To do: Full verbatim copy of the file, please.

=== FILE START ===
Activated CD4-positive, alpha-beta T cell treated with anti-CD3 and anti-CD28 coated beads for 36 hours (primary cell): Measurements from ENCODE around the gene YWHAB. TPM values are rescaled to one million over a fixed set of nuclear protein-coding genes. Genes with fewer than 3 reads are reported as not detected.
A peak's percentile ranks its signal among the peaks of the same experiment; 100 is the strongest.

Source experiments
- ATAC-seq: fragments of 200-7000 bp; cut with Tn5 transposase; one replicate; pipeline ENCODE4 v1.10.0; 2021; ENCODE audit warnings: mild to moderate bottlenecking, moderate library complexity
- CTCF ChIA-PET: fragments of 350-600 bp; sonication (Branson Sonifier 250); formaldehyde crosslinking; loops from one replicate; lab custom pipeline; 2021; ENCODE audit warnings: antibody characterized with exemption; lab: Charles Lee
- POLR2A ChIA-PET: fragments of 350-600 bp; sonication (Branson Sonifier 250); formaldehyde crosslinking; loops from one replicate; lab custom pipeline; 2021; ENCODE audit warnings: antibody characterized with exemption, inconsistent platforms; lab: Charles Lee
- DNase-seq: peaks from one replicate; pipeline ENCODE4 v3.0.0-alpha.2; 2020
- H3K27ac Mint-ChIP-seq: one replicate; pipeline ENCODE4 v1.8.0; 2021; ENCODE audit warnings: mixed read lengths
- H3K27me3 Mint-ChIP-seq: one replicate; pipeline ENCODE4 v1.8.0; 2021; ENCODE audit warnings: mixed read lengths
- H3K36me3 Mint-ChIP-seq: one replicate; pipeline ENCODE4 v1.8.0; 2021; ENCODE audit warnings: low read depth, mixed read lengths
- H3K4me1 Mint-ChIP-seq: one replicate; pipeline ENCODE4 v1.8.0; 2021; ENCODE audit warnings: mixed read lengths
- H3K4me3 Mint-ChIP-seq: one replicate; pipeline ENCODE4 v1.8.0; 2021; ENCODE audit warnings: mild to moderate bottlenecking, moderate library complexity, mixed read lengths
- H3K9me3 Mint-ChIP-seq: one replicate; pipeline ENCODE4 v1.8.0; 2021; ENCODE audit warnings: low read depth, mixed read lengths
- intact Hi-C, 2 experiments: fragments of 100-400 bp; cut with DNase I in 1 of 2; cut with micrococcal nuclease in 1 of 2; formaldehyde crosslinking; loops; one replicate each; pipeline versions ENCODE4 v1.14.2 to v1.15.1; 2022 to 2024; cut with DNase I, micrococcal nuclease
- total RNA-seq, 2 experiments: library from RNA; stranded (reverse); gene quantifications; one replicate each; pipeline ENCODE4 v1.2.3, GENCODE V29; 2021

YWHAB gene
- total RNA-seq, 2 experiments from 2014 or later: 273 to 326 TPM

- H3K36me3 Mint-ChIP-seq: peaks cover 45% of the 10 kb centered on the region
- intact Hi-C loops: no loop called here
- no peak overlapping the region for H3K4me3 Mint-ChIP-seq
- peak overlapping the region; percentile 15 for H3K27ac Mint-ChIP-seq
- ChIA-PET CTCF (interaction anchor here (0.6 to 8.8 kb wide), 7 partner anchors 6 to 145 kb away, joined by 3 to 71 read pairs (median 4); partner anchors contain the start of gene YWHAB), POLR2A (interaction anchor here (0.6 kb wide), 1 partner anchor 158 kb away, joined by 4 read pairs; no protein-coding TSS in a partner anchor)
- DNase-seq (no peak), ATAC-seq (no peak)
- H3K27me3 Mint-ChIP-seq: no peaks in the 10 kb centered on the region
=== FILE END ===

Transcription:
Activated CD4-positive, alpha-beta T cell treated with anti-CD3 and anti-CD28 coated beads for 36 hours (primary cell): Measurements from ENCODE around the gene YWHAB. TPM values are rescaled to one million over a fixed set of nuclear protein-coding genes. Genes with fewer than 3 reads are reported as not detected.
A peak's percentile ranks its signal among the peaks of the same experiment; 100 is the strongest.

Source experiments
- ATAC-seq: fragments of 200-7000 bp; cut with Tn5 transposase; one replicate; pipeline ENCODE4 v1.10.0; 2021; ENCODE audit warnings: mild to moderate bottlenecking, moderate library complexity
- CTCF ChIA-PET: fragments of 350-600 bp; sonication (Branson Sonifier 250); formaldehyde crosslinking; loops from one replicate; lab custom pipeline; 2021; ENCODE audit warnings: antibody characterized with exemption; lab: Charles Lee
- POLR2A ChIA-PET: fragments of 350-600 bp; sonication (Branson Sonifier 250); formaldehyde crosslinking; loops from one replicate; lab custom pipeline; 2021; ENCODE audit warnings: antibody characterized with exemption, inconsistent platforms; lab: Charles Lee
- DNase-seq: peaks from one replicate; pipeline ENCODE4 v3.0.0-alpha.2; 2020
- H3K27ac Mint-ChIP-seq: one replicate; pipeline ENCODE4 v1.8.0; 2021; ENCODE audit warnings: mixed read lengths
- H3K27me3 Mint-ChIP-seq: one replicate; pipeline ENCODE4 v1.8.0; 2021; ENCODE audit warnings: mixed read lengths
- H3K36me3 Mint-ChIP-seq: one replicate; pipeline ENCODE4 v1.8.0; 2021; ENCODE audit warnings: low read depth, mixed read lengths
- H3K4me1 Mint-ChIP-seq: one replicate; pipeline ENCODE4 v1.8.0; 2021; ENCODE audit warnings: mixed read lengths
- H3K4me3 Mint-ChIP-seq: one replicate; pipeline ENCODE4 v1.8.0; 2021; ENCODE audit warnings: mild to moderate bottlenecking, moderate library complexity, mixed read lengths
- H3K9me3 Mint-ChIP-seq: one replicate; pipeline ENCODE4 v1.8.0; 2021; ENCODE audit warnings: low read depth, mixed read lengths
- intact Hi-C, 2 experiments: fragments of 100-400 bp; cut with DNase I in 1 of 2; cut with micrococcal nuclease in 1 of 2; formaldehyde crosslinking; loops; one replicate each; pipeline versions ENCODE4 v1.14.2 to v1.15.1; 2022 to 2024; cut with DNase I, micrococcal nuclease
- total RNA-seq, 2 experiments: library from RNA; stranded (reverse); gene quantifications; one replicate each; pipeline ENCODE4 v1.2.3, GENCODE V29; 2021

YWHAB gene
- total RNA-seq, 2 experiments from 2014 or later: 273 to 326 TPM

- H3K36me3 Mint-ChIP-seq: peaks cover 45% of the 10 kb centered on the region
- intact Hi-C loops: no loop called here
- no peak overlapping the region for H3K4me3 Mint-ChIP-seq
- peak overlapping the region; percentile 15 for H3K27ac Mint-ChIP-seq
- ChIA-PET CTCF (interaction anchor here (0.6 to 8.8 kb wide), 7 partner anchors 6 to 145 kb away, joined by 3 to 71 read pairs (median 4); partner anchors contain the start of gene YWHAB), POLR2A (interaction anchor here (0.6 kb wide), 1 partner anchor 158 kb away, joined by 4 read pairs; no protein-coding TSS in a partner anchor)
- DNase-seq (no peak), ATAC-seq (no peak)
- H3K27me3 Mint-ChIP-seq: no peaks in the 10 kb centered on the region